The 2008 FSA-funded review of emerging food technologies didn’t present cultured meat as a technology that would be commercially practicable mainly for consumers’ acceptance reasons. Artificial food products have a polarised acceptance amongst the public: they can be regarded as safe, clean, and free from contamination or on the contrary seen as profoundly modified and unsafe. Adopting this product in a daily diet also conveys highly personal values, on sanctity of life for example, and thus is mostly destined to stay a very niche product. Nonetheless, polls were highly encouraging in terms of public support of the technology with an overall trend showing a public eager to try the technology. Yet, if it were to be commercialised, how to make sure that this positive attitude is effectively translated into a behavioural change of eating habits?
Public’s trust and acceptance of this technology is key to fostering engagement, only then can we ensure that the technology isn’t painted as silver bullet but not dismissed either. Up until now, despite positive research results, strong public health and climate case for this dietary change, the debate still hasn’t opened up and remains in the hands of experts. Other actors such as the meat industry, farmers or governments haven’t been involved. A private philanthropist initially financed the Dutch in vitro meat research group, but the Dutch government is staying uninvolved even though the group is now seriously suffering from lack of funding. While this mainly restricts public engagement at a bigger scale, governmental intervention in things such as dietary habits can be slipperier as it shows a direct interference to people’s personal choice, known as “nanny statism”.
Reflecting on the ways to effectively bring a transparent and public discussion around this technology, there are some lessons to be learned from the GM foods case. Mainly, that there are cultural differences for accepting artificial novel foods. Americans showed a much less sceptical acceptance of GM foods than in Europe. So, is Europe a good market for cultured meat? Last November the European Commission received a policy recommendation letter ratified by 24 EU members, pointing out the necessity to address the problem of “unsustainable consumption of animal-based food in the EU”. Nonetheless, the difficulty lies on the European regulatory approach for allowing new products on the market, which is mainly restrictive. It follows a precautionary approach making the EU market an unreceptive framework for opening a discussion amongst stakeholders.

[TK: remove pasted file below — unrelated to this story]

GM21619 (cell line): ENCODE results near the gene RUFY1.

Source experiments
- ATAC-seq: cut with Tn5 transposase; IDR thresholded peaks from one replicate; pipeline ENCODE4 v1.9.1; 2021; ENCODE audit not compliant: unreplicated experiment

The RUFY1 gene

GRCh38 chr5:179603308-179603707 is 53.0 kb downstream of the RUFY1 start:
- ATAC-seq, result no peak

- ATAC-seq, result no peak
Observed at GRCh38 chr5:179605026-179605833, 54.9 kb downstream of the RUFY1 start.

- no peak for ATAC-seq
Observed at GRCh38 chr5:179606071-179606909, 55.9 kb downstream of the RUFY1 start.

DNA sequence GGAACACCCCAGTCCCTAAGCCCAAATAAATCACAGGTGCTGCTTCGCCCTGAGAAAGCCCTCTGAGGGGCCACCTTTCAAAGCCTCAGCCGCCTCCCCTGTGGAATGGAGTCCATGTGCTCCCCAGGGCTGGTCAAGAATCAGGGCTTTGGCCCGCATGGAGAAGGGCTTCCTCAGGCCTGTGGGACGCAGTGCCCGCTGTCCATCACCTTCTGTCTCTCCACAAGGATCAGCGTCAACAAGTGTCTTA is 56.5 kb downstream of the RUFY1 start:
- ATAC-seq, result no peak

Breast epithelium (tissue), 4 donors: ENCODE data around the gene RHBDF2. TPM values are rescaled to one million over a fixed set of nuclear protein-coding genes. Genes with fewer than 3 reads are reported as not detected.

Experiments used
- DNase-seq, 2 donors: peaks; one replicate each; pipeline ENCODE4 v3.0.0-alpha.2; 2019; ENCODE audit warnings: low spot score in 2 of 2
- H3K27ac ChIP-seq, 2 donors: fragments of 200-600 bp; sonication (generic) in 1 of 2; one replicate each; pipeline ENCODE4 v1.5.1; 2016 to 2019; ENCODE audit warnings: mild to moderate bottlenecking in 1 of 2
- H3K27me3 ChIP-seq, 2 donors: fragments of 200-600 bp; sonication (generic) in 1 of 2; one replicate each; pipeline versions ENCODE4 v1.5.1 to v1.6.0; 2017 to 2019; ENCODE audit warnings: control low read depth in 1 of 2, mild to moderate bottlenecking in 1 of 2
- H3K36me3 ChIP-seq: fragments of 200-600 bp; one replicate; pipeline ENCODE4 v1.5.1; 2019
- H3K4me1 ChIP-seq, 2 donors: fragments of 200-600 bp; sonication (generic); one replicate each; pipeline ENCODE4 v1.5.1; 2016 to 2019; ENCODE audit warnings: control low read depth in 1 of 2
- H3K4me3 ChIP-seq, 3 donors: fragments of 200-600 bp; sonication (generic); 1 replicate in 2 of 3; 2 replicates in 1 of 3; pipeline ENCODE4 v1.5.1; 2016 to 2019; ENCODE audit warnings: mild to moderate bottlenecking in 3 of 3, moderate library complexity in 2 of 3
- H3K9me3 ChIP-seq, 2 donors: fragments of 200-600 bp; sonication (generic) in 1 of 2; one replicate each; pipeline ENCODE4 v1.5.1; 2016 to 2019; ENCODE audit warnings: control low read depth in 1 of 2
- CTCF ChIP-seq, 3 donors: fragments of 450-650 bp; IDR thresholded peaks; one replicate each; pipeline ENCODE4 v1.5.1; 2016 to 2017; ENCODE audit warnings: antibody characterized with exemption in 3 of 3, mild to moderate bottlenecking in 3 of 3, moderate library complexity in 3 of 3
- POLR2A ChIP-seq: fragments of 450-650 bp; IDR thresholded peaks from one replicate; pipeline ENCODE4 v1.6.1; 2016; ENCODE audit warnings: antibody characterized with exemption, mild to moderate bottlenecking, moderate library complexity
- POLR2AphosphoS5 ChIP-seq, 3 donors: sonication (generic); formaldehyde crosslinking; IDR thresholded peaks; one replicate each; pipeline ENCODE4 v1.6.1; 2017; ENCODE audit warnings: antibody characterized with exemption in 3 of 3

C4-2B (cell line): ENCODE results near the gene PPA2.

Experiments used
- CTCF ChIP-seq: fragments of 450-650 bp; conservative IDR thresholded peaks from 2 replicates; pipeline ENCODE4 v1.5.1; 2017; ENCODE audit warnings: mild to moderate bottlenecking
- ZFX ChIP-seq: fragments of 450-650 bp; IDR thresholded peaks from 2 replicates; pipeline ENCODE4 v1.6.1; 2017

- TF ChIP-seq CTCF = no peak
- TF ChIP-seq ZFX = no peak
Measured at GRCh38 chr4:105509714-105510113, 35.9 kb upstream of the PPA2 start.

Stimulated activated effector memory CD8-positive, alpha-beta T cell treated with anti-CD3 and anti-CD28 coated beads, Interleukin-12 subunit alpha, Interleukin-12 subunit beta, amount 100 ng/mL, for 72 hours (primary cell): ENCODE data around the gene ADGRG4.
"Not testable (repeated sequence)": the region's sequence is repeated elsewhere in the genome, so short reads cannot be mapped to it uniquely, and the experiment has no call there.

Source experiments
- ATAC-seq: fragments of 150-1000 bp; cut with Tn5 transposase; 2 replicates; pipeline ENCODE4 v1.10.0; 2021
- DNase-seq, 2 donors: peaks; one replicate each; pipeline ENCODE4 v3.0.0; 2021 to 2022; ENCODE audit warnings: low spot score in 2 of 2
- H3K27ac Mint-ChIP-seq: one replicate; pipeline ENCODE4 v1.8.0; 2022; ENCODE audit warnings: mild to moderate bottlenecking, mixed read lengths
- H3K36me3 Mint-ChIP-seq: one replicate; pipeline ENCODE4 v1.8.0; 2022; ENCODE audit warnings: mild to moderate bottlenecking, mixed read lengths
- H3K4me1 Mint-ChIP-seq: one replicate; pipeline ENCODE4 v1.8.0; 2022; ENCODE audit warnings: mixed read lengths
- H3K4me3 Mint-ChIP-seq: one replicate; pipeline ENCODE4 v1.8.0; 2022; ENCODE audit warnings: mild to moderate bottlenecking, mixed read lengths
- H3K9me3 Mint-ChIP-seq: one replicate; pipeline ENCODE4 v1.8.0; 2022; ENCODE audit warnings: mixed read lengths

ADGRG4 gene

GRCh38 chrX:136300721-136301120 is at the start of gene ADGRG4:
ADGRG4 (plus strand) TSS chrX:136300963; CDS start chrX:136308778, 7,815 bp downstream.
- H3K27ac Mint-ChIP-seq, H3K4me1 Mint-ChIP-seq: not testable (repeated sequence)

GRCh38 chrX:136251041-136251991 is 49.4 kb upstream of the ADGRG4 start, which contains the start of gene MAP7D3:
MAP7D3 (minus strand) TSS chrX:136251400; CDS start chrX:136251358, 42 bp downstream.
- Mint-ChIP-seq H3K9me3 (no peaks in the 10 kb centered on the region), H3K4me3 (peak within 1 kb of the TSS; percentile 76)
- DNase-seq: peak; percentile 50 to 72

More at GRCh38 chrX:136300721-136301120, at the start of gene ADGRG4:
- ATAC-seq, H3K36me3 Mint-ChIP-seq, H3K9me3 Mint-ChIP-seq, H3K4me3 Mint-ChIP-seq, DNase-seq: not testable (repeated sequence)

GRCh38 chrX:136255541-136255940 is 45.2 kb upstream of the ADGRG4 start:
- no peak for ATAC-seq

A precautionary approach also naturally entails taking financial costs as a priority. Bringing a large-scale production framework for cultured meat is conditioned by the implementation of suitable manufacturing infrastructures: large-capacity bioreactors. Again, our experience with GM foods showed that this financial power is in the hands of Western multinational food companies. Knowing that the meat demand rises sharply in emerging countries where such financial power isn’t available, can commercialisation of cultured meat stay a meaningful solution? Does this commit cultured meat to empower the wrong party? Finally, there are also concerns about affordability of this product for consumers. Dr.Post claimed how it will certainly initially be considered as a luxury product, mainly reserved to those valuing the environment and animal welfare.
Overall, this range of social, regulatory and financial reasons mainly go against cultured meat’s initial aim that is to bring a global dietary alternative to conventional meat. Whether cultured meat will be available to some extent on the market is still unresolved. But the main question as to whether it should, must seriously be discussed among all actors.